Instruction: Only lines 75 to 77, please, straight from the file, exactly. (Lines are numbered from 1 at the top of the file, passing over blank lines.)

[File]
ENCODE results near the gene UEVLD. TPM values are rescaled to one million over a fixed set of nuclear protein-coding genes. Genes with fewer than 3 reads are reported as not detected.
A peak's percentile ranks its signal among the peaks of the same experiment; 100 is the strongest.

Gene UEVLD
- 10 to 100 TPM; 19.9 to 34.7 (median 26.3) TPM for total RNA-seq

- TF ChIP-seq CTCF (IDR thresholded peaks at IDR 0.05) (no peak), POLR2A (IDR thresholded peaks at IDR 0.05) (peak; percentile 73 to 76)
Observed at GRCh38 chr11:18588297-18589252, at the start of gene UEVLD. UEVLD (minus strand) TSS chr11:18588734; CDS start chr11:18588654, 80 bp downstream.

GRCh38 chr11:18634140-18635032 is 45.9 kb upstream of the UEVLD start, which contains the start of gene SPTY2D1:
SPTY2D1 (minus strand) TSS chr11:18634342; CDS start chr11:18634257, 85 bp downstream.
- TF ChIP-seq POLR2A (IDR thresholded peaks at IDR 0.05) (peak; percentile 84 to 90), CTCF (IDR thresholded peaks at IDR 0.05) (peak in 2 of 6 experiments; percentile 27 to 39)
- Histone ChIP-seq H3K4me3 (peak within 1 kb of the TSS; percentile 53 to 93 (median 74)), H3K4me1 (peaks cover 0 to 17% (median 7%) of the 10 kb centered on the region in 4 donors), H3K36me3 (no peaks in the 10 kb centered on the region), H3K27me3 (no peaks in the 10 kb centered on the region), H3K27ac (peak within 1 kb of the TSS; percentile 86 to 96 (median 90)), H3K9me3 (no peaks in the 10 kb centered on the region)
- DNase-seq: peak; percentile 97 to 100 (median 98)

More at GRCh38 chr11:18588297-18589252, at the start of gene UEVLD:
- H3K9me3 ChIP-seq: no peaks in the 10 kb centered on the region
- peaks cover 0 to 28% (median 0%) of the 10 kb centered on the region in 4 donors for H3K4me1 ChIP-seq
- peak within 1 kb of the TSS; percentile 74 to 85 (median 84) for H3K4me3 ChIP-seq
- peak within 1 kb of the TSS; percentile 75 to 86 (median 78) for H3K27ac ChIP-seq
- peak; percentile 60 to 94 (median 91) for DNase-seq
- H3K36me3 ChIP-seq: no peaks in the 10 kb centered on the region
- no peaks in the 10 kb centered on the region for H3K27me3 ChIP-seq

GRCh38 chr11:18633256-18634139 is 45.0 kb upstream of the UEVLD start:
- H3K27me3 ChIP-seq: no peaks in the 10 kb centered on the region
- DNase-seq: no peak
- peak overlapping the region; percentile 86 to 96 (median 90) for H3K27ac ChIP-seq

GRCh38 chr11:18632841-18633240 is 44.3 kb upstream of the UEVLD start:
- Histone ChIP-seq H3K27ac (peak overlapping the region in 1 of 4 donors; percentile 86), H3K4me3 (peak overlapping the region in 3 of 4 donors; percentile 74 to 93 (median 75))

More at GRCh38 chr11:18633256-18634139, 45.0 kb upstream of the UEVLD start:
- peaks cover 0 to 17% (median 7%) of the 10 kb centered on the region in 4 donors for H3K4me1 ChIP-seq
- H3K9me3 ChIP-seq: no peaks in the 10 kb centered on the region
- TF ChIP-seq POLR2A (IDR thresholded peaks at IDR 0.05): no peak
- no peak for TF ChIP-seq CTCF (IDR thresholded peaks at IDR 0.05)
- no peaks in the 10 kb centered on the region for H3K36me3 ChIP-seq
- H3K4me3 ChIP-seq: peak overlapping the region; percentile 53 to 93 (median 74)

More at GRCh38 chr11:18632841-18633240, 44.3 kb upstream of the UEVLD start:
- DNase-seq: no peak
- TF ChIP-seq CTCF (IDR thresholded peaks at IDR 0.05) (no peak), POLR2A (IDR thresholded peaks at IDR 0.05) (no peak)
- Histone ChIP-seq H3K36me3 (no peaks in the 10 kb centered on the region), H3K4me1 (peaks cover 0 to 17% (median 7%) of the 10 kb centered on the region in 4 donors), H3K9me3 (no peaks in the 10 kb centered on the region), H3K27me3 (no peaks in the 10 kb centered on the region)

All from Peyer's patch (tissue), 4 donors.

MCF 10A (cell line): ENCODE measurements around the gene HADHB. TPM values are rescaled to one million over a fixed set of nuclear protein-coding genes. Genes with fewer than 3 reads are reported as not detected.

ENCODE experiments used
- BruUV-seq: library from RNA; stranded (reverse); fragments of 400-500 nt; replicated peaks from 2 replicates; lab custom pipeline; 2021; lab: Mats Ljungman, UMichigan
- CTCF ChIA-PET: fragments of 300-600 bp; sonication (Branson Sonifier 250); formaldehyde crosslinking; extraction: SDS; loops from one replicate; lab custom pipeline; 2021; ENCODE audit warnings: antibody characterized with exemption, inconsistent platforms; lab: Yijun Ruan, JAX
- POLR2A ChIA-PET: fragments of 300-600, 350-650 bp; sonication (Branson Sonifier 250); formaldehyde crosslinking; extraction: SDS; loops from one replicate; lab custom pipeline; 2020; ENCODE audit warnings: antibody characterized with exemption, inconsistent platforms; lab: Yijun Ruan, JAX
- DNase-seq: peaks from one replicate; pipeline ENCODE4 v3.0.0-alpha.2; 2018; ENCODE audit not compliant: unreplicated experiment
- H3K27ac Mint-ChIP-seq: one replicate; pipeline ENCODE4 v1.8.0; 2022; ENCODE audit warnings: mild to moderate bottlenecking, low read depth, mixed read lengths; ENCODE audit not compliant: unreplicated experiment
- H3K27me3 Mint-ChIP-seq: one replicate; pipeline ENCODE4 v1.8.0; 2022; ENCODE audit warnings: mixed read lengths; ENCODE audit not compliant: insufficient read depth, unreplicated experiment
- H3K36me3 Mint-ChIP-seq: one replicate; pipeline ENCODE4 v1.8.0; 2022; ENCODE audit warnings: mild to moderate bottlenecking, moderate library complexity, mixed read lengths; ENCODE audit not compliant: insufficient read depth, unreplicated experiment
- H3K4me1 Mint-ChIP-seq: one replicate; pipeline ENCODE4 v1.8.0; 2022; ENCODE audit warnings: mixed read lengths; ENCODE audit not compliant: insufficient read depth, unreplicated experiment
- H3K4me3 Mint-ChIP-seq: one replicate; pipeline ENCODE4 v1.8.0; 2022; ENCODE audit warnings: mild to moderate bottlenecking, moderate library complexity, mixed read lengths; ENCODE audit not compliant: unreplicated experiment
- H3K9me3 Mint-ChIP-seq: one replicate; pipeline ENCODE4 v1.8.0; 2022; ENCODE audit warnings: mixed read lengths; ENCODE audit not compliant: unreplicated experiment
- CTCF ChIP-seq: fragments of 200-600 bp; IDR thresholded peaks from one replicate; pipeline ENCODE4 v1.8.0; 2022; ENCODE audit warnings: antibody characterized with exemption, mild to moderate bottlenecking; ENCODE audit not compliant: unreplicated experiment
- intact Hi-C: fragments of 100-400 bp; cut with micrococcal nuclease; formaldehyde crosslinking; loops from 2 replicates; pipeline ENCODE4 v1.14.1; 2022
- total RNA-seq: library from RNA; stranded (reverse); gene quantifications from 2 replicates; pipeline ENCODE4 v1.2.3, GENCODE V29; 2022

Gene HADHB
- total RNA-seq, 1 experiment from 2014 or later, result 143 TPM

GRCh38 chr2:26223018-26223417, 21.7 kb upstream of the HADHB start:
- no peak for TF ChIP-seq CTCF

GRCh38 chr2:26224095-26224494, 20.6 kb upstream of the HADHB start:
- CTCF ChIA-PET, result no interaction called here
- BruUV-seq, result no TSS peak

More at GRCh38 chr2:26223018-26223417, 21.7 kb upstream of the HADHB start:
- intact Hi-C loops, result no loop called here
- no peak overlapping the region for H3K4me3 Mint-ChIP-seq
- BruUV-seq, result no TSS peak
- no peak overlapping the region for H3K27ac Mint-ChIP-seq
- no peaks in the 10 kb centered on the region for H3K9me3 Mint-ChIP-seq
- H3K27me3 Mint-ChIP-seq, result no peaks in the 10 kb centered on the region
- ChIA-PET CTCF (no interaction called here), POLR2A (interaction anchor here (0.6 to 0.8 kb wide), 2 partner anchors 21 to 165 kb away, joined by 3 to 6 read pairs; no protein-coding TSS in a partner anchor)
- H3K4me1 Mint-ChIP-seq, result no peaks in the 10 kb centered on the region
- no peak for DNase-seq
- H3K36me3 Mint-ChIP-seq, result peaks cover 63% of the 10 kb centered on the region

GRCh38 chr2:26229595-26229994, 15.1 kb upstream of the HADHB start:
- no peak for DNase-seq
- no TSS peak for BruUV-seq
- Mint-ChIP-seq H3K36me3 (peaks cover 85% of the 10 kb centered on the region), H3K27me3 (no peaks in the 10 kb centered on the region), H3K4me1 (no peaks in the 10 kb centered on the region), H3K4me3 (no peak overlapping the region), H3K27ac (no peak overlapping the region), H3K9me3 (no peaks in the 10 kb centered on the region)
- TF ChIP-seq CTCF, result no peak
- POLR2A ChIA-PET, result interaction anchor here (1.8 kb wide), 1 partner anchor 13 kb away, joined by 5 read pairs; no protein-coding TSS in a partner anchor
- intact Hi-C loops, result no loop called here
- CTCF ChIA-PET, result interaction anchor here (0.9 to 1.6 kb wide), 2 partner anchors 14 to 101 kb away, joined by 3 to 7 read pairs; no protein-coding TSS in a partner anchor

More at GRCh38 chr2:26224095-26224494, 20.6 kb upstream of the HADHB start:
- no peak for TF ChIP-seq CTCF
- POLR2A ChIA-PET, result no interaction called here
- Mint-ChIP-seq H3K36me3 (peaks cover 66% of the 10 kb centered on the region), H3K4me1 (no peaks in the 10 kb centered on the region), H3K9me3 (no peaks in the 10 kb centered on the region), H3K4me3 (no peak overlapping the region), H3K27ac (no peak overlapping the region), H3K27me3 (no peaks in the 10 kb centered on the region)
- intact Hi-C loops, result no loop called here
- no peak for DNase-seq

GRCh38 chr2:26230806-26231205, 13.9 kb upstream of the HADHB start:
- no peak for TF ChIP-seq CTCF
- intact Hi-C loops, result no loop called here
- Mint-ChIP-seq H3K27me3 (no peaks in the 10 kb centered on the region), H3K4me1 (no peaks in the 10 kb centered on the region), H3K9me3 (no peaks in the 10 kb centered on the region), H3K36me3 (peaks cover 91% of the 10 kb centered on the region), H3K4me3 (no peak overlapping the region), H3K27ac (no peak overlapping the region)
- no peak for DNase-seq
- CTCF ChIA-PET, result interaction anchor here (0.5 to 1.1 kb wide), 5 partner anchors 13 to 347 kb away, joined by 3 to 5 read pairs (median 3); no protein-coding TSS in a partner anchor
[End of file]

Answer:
- TF ChIP-seq CTCF, result no peak
- POLR2A ChIA-PET, result interaction anchor here (1.8 kb wide), 1 partner anchor 13 kb away, joined by 5 read pairs; no protein-coding TSS in a partner anchor
- intact Hi-C loops, result no loop called here